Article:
Ten Top Tricks That Credit Card Companies Play
Every week, members receive credit cards offers by the dozens. But what you need to know behind that “too good to be true” low interest rate is some of the tricks the companies use to increase your rate and apply fees after they lure you in. Read and understand the fine print. By law, all disclosures must be clearly printed on all credit card applications.
- The Universal Default Penalties. Card issuers regularly check their customers’ credit reports for late payments on any of their bills. Any late payment can be used as an excuse to trigger a hike in your credit card interest rate, even if you have never made a late payment with that card issuer.
- Bait and Switch Offer. Direct mail offers generally advertise the card companies premium card at an eye-popping low interest rate, while the fine print says the company can issue a more costly non-premium card with a higher annual percentage rate if you fail to qualify for the premium card. Just because you applied for the card with a low rate doesn’t mean the card that shows up in the mail actually carries that low rate.
- Shrinking Grace Periods. Historically, grace periods–the time during which transactions don’t accrue interest–were 30 days. They now average 23 days, and some issuers have whittled the grace period to 20 days. Some cards have no grace periods.
- Two-Cycle Billing. While most card issuers use the standard one-month method to calculate interest charges, some use a method that calculates interest on two previous months’ balances. Companies compute charges on an average balance by adding each day’s balance and then dividing that total by the number of days in the billing cycle. Some do it on a monthly basis, but others use the average balance over the last two billing periods. If you carry balance, this usually means that you lost any grace periods on new purchases.
- Inactivity Charges. Credit card companies don’t make money if their cards are not being used. Keeping their card could incur a hefty fee, as much as $15, if you haven’t swiped that card in six months, and charges may be incurred for even shorter intervals.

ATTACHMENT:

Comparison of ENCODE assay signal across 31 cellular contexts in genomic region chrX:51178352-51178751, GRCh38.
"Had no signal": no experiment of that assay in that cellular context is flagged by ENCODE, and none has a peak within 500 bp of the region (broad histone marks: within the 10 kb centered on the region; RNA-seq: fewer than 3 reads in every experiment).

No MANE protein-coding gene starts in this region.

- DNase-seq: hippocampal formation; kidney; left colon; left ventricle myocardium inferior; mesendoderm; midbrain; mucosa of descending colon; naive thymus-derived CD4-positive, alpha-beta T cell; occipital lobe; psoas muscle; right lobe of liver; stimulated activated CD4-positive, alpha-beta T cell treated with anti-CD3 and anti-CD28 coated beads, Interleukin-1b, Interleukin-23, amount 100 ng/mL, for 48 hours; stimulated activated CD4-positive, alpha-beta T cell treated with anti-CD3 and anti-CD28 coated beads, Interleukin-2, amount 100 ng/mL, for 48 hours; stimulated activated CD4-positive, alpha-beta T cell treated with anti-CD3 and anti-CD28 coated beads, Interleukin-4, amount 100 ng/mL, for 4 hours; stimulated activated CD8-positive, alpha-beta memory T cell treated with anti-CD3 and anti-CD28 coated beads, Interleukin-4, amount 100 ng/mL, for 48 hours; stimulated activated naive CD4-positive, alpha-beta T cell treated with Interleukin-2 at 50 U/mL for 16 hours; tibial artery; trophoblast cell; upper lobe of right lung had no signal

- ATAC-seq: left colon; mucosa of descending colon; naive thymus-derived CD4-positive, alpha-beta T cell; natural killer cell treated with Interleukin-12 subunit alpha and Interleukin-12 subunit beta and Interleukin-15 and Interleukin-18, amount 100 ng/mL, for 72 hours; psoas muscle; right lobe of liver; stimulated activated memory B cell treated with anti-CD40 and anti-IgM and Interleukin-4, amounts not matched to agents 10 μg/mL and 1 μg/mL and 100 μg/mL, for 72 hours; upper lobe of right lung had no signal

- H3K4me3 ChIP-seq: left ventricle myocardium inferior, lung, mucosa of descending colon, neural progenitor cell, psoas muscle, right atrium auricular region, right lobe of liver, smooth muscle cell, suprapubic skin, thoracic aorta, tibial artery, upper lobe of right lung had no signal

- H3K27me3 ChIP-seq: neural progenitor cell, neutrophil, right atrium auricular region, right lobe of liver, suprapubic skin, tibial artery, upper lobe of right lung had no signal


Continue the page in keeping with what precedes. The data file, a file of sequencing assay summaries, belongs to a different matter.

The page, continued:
- Late Payment Fees. A study by Vertis, a marketing company that researches consumer credit usage and payment habits, found that 2% of all credit card holders occasionally miss getting their payment in on time. They pay dearly. The national average is $29. MBNA, Bank of America and Providian are among the steepest chargers. Their late-payment fee is $39, according to Consumer Action. And there is yet another downside to paying late: a higher interest rate. In a survey, Consumer Action found that just one or two late payments will trigger a higher interest rate.
- Over Limit Fees. If you exceed your limit by even one cent, you can be hit with an over the limit fee of $25 to $39. Unjustly, a $39 late fee can trigger then a $39 over the limit fee.
- Balance Transfer Fees. It’s a big tease: A rock-bottom introductory rate to transfer your balance, but that tantalizing low rate may come with a steep transaction fee, 3% to 5%, for transferring a balance to their card. For example, transferring a balance of $1000 at 4% will cost you $40.
- Mandatory Arbitration. If there’s a dispute, you may have to give up your rights to your day in court of law. Your only recourse is mandatory arbitration.
- Payment Allocation. If you are carrying a balance and use use your card for purchases and cash advances, or if you are paying off a promotional rate and then add charges beyond the promotional period, the credit card company will first allocate their payment to the card that earn them the most money. In most cases, that means it will apply the payment to the balance that has the lower rate, thereby allowing the balance with the higher to accumulate and compound interest.